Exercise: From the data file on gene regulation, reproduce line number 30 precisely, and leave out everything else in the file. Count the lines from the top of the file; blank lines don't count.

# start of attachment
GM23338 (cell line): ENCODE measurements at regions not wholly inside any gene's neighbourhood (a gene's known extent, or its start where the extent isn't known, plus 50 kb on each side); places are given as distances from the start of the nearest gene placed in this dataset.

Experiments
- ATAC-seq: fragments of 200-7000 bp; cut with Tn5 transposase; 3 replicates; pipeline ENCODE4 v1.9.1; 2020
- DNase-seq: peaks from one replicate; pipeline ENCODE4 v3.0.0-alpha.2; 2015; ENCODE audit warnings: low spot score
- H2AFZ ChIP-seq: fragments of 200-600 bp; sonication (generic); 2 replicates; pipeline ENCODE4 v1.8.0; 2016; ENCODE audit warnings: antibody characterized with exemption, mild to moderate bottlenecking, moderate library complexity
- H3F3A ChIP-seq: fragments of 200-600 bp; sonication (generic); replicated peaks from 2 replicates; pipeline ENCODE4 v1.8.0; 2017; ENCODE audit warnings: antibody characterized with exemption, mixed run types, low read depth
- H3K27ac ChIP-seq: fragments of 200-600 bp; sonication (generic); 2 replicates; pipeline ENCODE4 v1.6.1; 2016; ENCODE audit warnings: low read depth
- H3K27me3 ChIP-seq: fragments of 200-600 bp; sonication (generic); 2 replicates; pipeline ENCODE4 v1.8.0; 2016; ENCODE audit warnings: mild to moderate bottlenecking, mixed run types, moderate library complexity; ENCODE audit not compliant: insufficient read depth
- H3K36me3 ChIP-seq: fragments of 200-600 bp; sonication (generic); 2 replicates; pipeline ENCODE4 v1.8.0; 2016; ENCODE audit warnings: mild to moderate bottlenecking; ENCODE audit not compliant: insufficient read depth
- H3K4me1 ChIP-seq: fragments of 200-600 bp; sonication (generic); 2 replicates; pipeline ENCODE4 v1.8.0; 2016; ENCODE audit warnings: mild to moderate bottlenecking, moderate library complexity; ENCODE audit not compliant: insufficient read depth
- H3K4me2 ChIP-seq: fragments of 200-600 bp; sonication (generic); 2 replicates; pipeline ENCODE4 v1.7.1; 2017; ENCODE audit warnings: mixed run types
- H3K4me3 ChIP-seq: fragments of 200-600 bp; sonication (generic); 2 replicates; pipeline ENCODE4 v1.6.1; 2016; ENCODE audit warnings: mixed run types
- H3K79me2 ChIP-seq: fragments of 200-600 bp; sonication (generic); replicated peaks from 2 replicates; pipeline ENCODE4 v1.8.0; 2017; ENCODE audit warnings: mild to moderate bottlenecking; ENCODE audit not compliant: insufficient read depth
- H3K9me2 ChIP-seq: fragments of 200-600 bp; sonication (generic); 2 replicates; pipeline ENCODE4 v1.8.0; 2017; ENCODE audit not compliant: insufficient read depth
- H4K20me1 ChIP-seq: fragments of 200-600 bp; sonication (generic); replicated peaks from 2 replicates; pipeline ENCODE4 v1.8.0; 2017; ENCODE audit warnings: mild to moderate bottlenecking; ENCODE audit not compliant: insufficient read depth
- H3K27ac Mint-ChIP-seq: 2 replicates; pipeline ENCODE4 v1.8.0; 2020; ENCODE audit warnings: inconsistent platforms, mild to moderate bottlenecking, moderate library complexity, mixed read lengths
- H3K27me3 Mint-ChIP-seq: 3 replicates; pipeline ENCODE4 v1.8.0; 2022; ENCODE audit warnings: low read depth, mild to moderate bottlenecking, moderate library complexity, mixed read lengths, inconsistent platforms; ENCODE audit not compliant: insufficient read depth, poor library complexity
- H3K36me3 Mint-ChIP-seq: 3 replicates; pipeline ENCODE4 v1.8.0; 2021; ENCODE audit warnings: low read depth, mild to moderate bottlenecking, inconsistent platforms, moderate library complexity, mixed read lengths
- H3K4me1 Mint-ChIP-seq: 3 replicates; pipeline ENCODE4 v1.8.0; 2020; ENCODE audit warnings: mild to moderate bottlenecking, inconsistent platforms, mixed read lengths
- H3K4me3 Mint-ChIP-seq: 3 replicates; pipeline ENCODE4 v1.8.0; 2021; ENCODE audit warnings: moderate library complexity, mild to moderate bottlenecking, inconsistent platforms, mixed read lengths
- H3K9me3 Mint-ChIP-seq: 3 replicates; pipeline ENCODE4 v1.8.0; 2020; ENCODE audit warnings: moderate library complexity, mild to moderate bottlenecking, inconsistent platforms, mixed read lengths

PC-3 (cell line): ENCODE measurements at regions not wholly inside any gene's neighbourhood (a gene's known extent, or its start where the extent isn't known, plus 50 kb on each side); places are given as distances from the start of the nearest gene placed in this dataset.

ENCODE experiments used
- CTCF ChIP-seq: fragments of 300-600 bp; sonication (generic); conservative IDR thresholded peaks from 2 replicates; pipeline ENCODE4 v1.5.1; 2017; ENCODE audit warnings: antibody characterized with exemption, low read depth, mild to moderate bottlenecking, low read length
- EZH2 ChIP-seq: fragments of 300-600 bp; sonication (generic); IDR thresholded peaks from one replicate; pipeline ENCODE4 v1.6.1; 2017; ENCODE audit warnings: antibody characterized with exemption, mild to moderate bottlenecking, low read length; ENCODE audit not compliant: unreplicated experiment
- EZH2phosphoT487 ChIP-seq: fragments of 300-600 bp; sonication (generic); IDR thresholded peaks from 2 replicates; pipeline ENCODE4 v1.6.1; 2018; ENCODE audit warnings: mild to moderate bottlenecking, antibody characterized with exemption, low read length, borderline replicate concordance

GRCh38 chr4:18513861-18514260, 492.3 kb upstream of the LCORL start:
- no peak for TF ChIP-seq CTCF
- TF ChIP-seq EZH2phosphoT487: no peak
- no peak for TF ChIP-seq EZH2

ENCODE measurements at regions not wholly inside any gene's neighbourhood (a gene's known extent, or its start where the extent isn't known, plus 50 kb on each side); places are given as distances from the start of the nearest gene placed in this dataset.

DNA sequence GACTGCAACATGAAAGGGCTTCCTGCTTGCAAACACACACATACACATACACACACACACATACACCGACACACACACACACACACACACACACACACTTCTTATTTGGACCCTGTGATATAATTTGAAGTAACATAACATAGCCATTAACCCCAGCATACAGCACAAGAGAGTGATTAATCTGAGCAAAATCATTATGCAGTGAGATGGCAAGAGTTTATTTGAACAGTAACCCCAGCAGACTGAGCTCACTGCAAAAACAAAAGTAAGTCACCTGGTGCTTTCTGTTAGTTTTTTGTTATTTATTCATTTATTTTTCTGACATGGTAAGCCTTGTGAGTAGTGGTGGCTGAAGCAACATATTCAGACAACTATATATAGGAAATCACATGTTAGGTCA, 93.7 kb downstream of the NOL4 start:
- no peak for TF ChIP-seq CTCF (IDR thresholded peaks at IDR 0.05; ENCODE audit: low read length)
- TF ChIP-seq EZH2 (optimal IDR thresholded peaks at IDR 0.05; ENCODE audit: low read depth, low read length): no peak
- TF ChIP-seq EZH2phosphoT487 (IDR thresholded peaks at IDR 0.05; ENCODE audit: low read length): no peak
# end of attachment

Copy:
- no peak for TF ChIP-seq EZH2